At your local gas station, you might be seeing some sticky prices.
Although barrels of West Texas Intermediate (WTI) and Brent Crude have steadily gotten cheaper, the price at the pump has had a less steep downward trajectory. One economic study observed that it took four weeks to reflect a crude price increase but eight weeks to respond when price dropped. In other words, many gas stations take twice as long to react to a declining wholesale price.
Sticky Gasoline Prices
Below, you can see that retail gasoline had a 13% price drop from $3.53 to $3.07. Meanwhile, for WTI, decreasing from $100.29 to $82.76 a barrel, and for Brent, $104.88 to $84.42, the fall was close to 20%.
The U.S. national average price per gallon of regular gasoline in dollars from April 7, 2014 to October 20, 2014:
Meanwhile, looking at Cushing, OK WTI Spot Price in dollars per barrel from April 3, 2014 to October 20, 2014, you can see a bigger decline:
And, for the Europe Brent Spot Price in dollars per barrel from April 3, 2014 to October 20, 2014, the decrease resembled WTI’s:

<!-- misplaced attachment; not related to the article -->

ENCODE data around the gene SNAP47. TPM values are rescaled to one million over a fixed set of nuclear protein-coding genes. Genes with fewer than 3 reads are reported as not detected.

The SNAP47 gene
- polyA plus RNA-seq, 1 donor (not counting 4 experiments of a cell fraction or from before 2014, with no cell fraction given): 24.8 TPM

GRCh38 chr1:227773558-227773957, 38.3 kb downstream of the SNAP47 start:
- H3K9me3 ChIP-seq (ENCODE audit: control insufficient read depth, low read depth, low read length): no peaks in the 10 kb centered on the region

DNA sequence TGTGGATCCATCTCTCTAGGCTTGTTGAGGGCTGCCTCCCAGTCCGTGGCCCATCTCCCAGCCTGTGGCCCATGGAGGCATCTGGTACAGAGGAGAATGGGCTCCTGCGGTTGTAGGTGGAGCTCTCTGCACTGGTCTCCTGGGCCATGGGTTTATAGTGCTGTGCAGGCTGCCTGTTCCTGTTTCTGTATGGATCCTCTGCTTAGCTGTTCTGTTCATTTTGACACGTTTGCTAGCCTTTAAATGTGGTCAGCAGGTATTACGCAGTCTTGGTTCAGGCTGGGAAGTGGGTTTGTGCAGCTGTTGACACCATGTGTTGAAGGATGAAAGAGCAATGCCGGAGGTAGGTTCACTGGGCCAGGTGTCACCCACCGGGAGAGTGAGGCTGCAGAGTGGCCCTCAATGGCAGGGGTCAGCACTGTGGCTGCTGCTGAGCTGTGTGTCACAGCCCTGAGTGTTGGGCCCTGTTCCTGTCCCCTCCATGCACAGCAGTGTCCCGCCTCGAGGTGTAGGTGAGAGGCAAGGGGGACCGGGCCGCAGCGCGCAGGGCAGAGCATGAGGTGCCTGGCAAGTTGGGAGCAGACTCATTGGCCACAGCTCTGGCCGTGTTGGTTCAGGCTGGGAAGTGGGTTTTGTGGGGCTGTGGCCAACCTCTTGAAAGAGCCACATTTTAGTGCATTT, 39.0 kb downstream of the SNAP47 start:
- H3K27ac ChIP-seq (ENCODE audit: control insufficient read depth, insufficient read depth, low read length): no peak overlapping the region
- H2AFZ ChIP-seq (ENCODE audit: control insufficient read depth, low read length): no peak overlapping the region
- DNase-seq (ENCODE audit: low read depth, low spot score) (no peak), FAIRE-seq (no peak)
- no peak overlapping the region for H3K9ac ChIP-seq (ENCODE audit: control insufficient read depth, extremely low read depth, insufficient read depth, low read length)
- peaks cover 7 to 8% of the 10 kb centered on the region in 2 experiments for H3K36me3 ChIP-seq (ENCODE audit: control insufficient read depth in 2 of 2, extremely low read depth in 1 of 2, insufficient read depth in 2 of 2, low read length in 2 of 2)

On the demand side, a possibility is reference pricing. When the price of gas is rising, consumers, used to spending less, have a lower “reference price,” like $3.50, and actively try to adhere to it. By contrast, when prices fall, the reference price is higher, maybe $4.00. Consequently, we are delighted that the price is below that level and do less comparison shopping.
On the supply side, some stations might have relatively small competitive pressure. If no other nearby station is lowering prices, then everyone can delay. And, if that delay is supported by customer loyalty, then the retailer’s market power becomes even stronger. Sometimes, though, it’s not even cost effective to drive onward and search for cheap gas.
And finally, gas prices are not alone. Looking at 77 consumer items, University of Chicago economist Samuel Peltzman concluded that sticky prices are a common phenomenon.
Our Bottom Line: Monopolistic Competition
A market in which there are many firms that sell goods and services that they can distinguish from others, monopolistic competition gives retailers like gasoline stations some price control. The result? Gas prices go up like a rocket but drift down like a feather.